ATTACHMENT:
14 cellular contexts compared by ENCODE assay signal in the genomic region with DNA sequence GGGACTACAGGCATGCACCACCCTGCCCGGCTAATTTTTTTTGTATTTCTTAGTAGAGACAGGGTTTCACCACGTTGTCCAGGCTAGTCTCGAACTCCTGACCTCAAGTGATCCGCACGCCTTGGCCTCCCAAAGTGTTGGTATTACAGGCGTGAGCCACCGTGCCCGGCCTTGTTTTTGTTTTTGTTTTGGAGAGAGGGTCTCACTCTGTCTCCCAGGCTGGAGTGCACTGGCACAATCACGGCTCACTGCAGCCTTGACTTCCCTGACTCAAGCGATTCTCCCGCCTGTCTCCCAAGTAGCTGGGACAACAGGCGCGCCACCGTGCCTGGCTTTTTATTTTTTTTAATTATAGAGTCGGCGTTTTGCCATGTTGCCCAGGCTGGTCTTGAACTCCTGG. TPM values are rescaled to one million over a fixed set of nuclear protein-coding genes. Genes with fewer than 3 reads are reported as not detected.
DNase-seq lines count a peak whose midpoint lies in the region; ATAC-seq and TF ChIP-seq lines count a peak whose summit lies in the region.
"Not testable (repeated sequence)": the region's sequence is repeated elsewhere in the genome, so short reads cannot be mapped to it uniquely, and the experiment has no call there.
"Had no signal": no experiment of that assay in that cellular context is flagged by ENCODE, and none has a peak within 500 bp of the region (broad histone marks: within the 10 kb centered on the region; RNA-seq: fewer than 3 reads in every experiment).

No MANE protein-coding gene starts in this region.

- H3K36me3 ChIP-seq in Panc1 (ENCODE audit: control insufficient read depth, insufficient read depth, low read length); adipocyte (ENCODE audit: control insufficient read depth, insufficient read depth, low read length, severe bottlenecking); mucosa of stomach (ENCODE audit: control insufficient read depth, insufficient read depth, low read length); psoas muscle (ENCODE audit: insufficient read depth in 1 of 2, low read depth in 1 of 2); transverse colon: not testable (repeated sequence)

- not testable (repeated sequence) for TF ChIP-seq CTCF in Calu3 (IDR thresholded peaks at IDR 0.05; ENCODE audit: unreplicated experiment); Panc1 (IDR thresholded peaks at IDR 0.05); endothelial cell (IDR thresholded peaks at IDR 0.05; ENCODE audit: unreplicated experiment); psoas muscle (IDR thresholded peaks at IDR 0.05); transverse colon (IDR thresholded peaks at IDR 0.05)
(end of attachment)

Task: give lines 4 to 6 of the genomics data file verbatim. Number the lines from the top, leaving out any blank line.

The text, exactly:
"Had no signal": no experiment of that assay in that cellular context is flagged by ENCODE, and none has a peak within 500 bp of the region (broad histone marks: within the 10 kb centered on the region; RNA-seq: fewer than 3 reads in every experiment).

No MANE protein-coding gene starts in this region.

- H3K36me3 ChIP-seq in Panc1 (ENCODE audit: control insufficient read depth, insufficient read depth, low read length); adipocyte (ENCODE audit: control insufficient read depth, insufficient read depth, low read length, severe bottlenecking); mucosa of stomach (ENCODE audit: control insufficient read depth, insufficient read depth, low read length); psoas muscle (ENCODE audit: insufficient read depth in 1 of 2, low read depth in 1 of 2); transverse colon: not testable (repeated sequence)